Acute lymphoblastic leukemia (ALL), also known as acute lymphocytic leukemia, is a subtype of acute leukemia, a cancer of the white blood cells. Somatically acquired mutations in several genes have been identified in ALL lymphoblasts, cells in the early stages of differentiation. Germline variation in certain genes may also predispose to susceptibility to ALL (Trevino et al., 2009). Genetic Heterogeneity of Acute Lymphoblastic Leukemia A susceptibility locus for acute lymphoblastic leukemia (ALL1) has been mapped to chromosome 10q21. See also ALL2 (613067), which has been mapped to chromosome 7p12.2; and ALL3 (615545), which is caused by mutation in the PAX5 gene (167414) on chromosome 9p. [from OMIM]

MedGen UID:
7317
Concept ID:
C0023449
Neoplastic Process
8.

Myeloid leukemia

A leukemia that originates from a myeloid cell, that is the blood forming cells of the bone marrow. [from HPO]

MedGen UID:
7320
Concept ID:
C0023470
Neoplastic Process
9.

Acute leukemia

MedGen UID:
505251
Concept ID:
CN002259
Finding
10.

Biphenotypic acute leukaemia

A type of actue leukemia with features characteristic of both the myeloid and lymphoid lineages. These leukemias are for this reason are designated mixed-lineage, hybrid or biphenotypic acute leukemias. [from HPO]

MedGen UID:
425340
Concept ID:
CN004899
Finding
11.

Abetalipoproteinaemia

Abetalipoproteinemia and familial hypobetalipoproteinemia (FBHL; 615558) are rare diseases characterized by hypocholesterolemia and malabsorption of lipid-soluble vitamins leading to retinal degeneration, neuropathy, and coagulopathy. Hepatic steatosis is also common. The root cause of both disorders is improper packaging and secretion of apolipoprotein B-containing particles. Obligate heterozygous parents of ABL patients usually have normal lipids consistent with autosomal recessive inheritance, whereas obligate heterozygous parents of FBHL patients typically have half normal levels of apoB-containing lipoproteins consistent with autosomal codominant inheritance (summary by Lee and Hegele, 2014). [from OMIM]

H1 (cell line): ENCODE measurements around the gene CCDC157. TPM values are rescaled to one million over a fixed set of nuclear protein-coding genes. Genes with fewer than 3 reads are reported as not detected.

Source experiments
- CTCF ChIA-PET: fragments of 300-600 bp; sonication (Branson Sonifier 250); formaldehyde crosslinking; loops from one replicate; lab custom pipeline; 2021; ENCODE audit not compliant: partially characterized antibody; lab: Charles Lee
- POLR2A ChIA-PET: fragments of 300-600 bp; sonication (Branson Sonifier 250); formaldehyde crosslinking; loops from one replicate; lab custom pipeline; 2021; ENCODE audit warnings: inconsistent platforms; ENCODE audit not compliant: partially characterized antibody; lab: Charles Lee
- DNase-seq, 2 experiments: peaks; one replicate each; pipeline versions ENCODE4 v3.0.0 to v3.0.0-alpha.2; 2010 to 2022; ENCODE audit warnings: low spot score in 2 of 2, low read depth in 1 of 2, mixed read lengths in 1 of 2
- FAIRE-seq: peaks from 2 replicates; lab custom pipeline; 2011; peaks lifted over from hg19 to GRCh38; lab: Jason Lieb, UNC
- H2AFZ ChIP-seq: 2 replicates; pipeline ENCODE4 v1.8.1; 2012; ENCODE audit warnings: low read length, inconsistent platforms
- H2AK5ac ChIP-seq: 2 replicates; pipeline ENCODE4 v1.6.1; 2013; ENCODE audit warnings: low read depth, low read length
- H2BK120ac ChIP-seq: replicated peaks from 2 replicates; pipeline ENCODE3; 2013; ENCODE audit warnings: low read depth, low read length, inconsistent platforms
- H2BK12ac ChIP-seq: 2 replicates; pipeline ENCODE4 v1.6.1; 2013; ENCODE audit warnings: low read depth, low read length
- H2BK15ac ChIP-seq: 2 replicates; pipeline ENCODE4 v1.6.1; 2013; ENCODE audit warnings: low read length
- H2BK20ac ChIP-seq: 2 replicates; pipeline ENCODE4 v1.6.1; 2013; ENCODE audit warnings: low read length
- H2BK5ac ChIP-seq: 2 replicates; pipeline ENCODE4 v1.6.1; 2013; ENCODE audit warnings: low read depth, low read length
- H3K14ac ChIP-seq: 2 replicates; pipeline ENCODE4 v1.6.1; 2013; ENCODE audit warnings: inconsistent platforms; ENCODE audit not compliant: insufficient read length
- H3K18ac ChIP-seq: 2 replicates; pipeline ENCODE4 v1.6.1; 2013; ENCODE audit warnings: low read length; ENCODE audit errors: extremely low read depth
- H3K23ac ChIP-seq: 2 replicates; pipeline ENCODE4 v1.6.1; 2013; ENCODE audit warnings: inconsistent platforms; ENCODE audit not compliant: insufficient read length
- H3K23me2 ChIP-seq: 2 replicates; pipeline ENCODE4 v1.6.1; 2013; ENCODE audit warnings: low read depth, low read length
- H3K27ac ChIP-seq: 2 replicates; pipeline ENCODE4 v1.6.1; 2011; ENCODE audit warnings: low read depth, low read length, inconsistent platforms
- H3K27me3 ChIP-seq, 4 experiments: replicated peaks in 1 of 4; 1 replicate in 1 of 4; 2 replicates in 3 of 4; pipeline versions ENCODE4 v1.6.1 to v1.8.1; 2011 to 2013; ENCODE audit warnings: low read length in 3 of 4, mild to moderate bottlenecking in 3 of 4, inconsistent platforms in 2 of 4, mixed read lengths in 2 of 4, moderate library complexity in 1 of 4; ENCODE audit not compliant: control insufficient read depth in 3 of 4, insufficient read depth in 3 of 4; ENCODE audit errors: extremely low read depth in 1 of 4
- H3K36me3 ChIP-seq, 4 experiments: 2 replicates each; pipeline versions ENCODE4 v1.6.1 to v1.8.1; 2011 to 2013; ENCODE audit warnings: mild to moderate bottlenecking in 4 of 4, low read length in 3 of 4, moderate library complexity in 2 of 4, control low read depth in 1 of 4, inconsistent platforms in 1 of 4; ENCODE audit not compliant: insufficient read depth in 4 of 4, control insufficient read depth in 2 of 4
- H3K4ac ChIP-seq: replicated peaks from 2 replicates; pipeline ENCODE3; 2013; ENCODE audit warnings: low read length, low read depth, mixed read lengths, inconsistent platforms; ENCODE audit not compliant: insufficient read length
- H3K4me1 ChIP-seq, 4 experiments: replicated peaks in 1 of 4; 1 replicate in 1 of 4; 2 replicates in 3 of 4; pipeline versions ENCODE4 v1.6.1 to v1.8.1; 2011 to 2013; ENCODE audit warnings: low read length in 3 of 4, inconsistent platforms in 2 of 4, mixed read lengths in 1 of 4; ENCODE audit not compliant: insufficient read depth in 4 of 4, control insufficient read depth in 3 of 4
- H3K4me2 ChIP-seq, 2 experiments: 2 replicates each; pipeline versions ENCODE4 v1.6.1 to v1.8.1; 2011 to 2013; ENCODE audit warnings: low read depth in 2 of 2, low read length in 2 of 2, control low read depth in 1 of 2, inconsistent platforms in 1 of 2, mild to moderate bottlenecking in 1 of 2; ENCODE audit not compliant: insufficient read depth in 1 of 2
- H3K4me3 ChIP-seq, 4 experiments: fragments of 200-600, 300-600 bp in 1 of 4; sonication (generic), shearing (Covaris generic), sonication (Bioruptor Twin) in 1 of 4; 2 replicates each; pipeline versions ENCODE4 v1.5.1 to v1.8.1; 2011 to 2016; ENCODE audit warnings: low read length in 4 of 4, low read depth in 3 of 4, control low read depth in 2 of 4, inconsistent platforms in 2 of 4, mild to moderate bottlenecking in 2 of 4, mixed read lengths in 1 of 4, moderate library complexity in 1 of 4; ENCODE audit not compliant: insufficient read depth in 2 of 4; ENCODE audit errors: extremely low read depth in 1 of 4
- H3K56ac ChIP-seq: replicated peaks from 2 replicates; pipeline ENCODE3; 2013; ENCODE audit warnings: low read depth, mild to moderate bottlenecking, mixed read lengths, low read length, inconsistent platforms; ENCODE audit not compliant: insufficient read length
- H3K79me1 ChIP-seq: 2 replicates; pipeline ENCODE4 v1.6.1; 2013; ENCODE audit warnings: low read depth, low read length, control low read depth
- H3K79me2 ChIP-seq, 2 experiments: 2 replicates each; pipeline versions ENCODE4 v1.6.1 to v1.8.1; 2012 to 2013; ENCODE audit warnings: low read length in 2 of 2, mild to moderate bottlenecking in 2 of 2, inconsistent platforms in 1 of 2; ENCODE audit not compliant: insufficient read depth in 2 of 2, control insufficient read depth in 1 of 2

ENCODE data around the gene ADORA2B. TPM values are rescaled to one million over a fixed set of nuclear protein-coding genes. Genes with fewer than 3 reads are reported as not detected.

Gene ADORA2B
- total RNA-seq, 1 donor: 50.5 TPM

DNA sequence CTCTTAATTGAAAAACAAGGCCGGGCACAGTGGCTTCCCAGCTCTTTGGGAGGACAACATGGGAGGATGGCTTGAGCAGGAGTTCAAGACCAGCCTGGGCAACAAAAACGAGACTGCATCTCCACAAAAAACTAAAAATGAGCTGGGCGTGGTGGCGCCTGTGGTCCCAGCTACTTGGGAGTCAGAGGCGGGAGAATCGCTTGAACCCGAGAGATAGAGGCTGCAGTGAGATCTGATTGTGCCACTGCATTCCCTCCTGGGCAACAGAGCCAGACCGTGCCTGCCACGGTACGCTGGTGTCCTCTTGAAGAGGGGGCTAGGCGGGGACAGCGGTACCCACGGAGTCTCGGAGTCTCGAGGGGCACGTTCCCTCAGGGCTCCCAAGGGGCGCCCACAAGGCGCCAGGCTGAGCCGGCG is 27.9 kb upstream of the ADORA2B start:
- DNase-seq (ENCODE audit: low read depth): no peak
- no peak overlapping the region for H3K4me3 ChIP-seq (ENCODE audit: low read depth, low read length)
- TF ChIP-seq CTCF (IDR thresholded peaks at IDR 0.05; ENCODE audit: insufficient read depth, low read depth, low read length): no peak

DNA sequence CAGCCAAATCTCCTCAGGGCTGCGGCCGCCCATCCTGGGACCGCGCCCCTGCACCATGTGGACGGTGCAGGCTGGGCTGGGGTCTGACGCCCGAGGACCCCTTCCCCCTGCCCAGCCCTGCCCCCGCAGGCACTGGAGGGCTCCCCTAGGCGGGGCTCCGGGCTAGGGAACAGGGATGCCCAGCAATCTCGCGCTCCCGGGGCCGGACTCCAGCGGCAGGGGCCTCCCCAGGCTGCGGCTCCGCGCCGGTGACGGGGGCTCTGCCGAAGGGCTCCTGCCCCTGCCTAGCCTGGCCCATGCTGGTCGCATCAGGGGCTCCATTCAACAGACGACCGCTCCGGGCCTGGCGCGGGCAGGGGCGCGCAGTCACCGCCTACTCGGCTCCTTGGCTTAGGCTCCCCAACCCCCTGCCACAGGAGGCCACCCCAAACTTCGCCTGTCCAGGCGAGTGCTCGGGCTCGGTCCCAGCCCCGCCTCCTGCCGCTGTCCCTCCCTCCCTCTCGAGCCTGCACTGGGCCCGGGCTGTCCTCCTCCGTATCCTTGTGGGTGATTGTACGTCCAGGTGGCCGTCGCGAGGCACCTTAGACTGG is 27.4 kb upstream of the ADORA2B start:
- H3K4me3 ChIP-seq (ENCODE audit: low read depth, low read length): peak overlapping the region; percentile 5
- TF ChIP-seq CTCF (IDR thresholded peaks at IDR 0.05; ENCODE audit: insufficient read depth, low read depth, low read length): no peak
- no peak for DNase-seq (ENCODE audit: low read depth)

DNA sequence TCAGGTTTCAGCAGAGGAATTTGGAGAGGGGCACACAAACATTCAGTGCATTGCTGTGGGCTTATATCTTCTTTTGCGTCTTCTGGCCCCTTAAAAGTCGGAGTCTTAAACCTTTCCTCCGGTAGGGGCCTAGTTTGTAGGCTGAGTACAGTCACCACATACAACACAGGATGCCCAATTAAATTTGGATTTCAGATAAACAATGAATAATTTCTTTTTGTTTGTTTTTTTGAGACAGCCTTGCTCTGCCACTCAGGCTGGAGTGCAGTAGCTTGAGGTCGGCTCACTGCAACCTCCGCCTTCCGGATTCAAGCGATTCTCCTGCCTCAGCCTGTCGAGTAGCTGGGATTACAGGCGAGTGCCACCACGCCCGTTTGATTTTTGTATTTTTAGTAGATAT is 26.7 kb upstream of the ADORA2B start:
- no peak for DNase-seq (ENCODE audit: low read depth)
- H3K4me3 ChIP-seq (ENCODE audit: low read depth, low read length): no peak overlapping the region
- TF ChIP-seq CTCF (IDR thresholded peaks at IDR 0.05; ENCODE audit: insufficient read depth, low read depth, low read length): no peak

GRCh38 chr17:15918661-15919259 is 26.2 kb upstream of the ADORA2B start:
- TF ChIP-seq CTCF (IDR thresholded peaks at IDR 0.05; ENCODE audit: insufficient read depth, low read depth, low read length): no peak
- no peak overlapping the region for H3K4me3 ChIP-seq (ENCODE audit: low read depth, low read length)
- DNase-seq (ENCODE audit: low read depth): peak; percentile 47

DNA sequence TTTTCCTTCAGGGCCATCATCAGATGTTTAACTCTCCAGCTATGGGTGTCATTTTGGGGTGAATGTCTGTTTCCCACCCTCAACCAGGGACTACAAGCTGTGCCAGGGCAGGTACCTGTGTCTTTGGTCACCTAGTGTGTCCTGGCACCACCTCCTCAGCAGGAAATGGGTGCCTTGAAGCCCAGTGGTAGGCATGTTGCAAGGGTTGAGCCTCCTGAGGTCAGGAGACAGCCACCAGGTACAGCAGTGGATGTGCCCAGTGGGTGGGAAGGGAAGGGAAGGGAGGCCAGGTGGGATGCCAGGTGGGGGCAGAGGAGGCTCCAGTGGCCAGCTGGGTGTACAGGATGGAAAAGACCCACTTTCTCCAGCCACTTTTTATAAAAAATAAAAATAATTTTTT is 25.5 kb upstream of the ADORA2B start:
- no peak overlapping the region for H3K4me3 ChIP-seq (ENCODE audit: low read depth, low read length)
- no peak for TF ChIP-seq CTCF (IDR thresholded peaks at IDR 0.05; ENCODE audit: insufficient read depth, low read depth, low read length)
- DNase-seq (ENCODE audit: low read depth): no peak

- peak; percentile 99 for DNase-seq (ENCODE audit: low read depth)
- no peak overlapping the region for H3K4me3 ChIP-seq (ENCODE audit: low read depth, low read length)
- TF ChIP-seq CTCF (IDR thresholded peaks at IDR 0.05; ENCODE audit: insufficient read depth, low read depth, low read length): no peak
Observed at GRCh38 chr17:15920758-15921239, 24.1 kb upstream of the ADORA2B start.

MedGen UID:
1253
Concept ID:
C0000744
Disease or Syndrome
12.

Precursor Cell Lymphoblastic Leukemia-Lymphoma

A neoplasm characterized by abnormalities of the lymphoid cell precursors leading to excessive lymphoblasts in the marrow and other organs. It is the most common cancer in children and accounts for the vast majority of all childhood leukemias. [from MeSH]

MedGen UID:
409528
Concept ID:
C1961102
Neoplastic Process
13.

Lymphadenopathy

Enlargment (swelling) of a lymph node. [from HPO]

MedGen UID:
96929
Concept ID:
C0497156
Finding
14.

Lymphatic Diseases

The lymphatic system is a network of tissues and organs. It is made up of. -Lymph - a fluid that contains white blood cells that defend against germs. -Lymph vessels - vessels that carry lymph throughout your body. They are different from blood vessels. -Lymph nodes - glands found throughout the lymph vessels. Along with your spleen, these nodes are where white blood cells fight infection. Your bone marrow and thymus produce the cells in lymph. They are part of the system, too. The lymphatic system clears away infection and keeps your body fluids in balance. If it's not working properly, fluid builds in your tissues and causes swelling, called lymphedema. Other lymphatic system problems can include infections, blockage, and cancer.  [from MedlinePlus]

MedGen UID:
9829
Concept ID:
C0024228
Disease or Syndrome
15.

Lymphoid leukemia

Leukemia associated with hyperplasia of the lymphoid tissues and increased numbers of circulating malignant lymphocytes and lymphoblasts. [from HPO]

MedGen UID:
9728
Concept ID:
C0023448
Neoplastic Process
16.

Lymphoblastic leukemia, acute, with lymphomatous features

MedGen UID:
340879
Concept ID:
C1855472
Neoplastic Process